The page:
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So now I'm thinking about a homemade plywood Cybertruck.
Plybertruck?
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Old 12-10-2019, 03:54 PM   #3344 (permalink)
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The Tesla CYBRTRK is an interesting aerodynamic vehicle:






https://www.greencarreports.com/news...-suggests-musk
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Old 12-10-2019, 04:09 PM   #3345 (permalink)
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It looks like it would evade radar, at least.
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Old 12-10-2019, 10:26 PM   #3346 (permalink)
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Quote:
It looks like it would evade radar, at least.
That's an interesting point. When I looked at radar-proofing cars, the last big problem was the headlight reflectors. The LED lighting and front chamfers would reduce the signature.
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Old 12-11-2019, 02:18 PM   #3347 (permalink)
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That's an interesting point. When I looked at radar-proofing cars, the last big problem was the headlight reflectors. The LED lighting and front chamfers would reduce the signature.
I think that the actual intent is to borrow the glamour of the latest military hardware. The 50s had a lot of styling borrowed from fighter aircraft, and when they went supersonic, that was copied too, completely out of place.
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Old 12-11-2019, 04:27 PM   #3348 (permalink)
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I think that the actual intent is to borrow the glamour of the latest military hardware.
Reading minds is a loser-think game. I suspect the design was derived from first principles along the lines of an arthropod shell. The skin is 3mm thick. The inner structure is conventionally thin. This puts mass where it is most efficient.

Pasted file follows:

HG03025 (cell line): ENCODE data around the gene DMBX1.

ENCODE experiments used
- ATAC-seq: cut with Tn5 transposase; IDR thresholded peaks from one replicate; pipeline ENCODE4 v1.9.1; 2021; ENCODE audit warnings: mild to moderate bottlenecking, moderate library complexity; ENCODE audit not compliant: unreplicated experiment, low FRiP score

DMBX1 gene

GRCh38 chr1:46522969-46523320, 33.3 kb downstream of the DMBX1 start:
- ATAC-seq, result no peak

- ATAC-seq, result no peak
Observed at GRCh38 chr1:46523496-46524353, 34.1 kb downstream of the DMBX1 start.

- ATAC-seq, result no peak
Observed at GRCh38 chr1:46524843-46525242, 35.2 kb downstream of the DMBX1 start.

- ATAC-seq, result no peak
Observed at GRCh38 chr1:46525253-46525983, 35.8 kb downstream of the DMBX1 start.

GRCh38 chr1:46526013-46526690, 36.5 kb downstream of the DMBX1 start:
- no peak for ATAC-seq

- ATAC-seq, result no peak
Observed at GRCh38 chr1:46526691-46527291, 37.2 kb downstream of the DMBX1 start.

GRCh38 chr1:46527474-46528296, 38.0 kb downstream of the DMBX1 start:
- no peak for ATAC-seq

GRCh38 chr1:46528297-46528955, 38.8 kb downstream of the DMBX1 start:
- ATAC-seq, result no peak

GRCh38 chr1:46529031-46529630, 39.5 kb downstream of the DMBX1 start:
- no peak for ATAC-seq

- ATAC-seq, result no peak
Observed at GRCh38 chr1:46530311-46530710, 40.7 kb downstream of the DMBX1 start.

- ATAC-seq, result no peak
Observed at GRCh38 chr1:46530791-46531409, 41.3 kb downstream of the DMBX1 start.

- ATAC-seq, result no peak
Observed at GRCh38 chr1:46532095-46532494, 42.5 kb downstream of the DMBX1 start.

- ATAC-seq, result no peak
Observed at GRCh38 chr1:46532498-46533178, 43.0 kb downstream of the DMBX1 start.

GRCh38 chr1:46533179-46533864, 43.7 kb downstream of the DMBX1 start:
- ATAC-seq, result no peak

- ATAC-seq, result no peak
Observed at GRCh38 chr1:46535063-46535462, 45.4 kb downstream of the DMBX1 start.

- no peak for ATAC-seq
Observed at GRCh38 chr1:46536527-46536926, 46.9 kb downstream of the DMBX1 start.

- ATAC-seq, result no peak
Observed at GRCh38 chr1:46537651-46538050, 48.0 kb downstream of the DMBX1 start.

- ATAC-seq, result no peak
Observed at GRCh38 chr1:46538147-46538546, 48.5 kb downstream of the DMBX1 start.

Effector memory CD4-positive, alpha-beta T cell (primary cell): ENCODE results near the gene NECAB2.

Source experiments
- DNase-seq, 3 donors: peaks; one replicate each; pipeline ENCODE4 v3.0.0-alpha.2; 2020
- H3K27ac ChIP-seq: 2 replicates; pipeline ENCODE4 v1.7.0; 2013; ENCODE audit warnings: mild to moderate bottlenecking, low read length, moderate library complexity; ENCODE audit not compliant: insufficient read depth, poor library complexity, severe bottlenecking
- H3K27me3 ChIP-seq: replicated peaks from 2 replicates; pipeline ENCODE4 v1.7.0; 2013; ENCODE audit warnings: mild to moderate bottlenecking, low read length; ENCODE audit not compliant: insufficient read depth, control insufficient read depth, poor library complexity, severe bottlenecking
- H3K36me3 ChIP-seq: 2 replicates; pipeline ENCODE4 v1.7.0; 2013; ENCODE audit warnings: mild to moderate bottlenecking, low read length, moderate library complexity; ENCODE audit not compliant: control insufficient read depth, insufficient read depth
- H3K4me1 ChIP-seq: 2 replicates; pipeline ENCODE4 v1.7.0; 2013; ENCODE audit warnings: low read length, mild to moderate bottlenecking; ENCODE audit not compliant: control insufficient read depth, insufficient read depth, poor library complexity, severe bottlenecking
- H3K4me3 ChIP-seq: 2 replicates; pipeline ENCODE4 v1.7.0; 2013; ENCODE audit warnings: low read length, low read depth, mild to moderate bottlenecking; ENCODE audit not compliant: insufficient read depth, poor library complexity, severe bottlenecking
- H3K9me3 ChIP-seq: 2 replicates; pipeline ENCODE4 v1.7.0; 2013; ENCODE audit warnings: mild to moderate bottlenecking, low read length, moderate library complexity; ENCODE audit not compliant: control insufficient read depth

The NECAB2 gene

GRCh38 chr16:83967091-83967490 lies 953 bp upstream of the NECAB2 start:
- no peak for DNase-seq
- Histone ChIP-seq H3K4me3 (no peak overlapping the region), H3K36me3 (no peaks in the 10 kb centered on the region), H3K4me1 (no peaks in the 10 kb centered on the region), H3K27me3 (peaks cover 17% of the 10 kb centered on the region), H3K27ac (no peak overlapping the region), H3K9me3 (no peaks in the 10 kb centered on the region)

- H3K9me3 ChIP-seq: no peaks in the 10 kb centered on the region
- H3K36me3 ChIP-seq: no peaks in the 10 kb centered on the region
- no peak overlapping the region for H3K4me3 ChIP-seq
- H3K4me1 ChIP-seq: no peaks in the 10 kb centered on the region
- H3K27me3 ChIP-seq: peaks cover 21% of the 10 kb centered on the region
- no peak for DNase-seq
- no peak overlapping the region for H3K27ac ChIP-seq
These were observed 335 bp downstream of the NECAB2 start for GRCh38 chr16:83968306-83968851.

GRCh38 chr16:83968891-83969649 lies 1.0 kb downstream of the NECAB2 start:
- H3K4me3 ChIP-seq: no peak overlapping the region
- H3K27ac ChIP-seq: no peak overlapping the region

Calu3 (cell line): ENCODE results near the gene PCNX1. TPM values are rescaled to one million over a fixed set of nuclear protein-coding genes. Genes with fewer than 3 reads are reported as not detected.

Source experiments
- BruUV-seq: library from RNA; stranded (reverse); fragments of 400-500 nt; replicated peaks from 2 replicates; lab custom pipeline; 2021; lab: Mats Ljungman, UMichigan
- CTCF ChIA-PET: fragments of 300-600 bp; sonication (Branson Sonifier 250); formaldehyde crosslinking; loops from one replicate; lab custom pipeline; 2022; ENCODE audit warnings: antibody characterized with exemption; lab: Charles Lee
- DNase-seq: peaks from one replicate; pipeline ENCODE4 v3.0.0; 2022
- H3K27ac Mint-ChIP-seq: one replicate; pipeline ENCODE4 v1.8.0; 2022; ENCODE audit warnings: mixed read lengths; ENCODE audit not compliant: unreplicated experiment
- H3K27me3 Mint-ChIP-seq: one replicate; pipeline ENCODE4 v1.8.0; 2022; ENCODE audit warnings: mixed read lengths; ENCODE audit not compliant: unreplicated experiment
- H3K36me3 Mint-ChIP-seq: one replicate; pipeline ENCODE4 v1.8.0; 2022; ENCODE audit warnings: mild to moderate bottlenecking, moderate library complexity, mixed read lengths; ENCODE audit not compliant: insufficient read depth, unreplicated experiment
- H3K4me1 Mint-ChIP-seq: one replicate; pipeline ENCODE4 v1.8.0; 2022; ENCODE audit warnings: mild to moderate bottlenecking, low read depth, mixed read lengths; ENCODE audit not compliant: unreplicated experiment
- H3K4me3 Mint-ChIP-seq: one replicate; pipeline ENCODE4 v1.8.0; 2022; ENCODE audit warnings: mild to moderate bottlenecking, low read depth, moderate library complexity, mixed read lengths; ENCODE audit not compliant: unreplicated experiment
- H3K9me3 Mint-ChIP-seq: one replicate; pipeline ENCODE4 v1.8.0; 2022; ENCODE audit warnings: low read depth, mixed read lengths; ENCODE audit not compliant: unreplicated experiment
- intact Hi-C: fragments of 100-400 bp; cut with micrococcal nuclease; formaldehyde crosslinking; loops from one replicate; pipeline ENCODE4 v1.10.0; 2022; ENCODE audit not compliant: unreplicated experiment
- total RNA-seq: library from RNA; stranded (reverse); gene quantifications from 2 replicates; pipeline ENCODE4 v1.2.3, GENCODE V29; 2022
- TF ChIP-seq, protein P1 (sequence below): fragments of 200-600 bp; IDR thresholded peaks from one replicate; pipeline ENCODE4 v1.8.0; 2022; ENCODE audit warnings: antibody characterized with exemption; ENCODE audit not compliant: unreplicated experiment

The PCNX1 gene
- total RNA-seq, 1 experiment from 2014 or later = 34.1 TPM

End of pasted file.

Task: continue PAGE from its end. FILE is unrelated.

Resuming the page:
The unpainted shell with 'metal glass' windows will be essentially immortal.
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Old 12-11-2019, 04:40 PM   #3349 (permalink)
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Quote:
Originally Posted by freebeard View Post
Reading minds is a loser-think game. I suspect the design was derived from first principles along the lines of an arthropod shell. The skin is 3mm thick. The inner structure is conventionally thin. This puts mass where it is most efficient.

The unpainted shell with 'metal glass' windows will be essentially immortal.
Shells are never flat or faceted, but curved to spread impact loads. The Citroen 2CV and Ford Trimotor used corrugated steel to get sufficient rigidity from thin sheets. Steel, being dense, is very inefficient as a flat panel unless it is used as faces on a sandwich with a suitable core. A plywood panel would be equally hammer-resistant at much lower weight.
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Last edited by Bicycle Bob; 12-11-2019 at 04:41 PM.. Reason: extra word
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Old 12-11-2019, 05:29 PM   #3350 (permalink)
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Hence my comment at Permalink #3342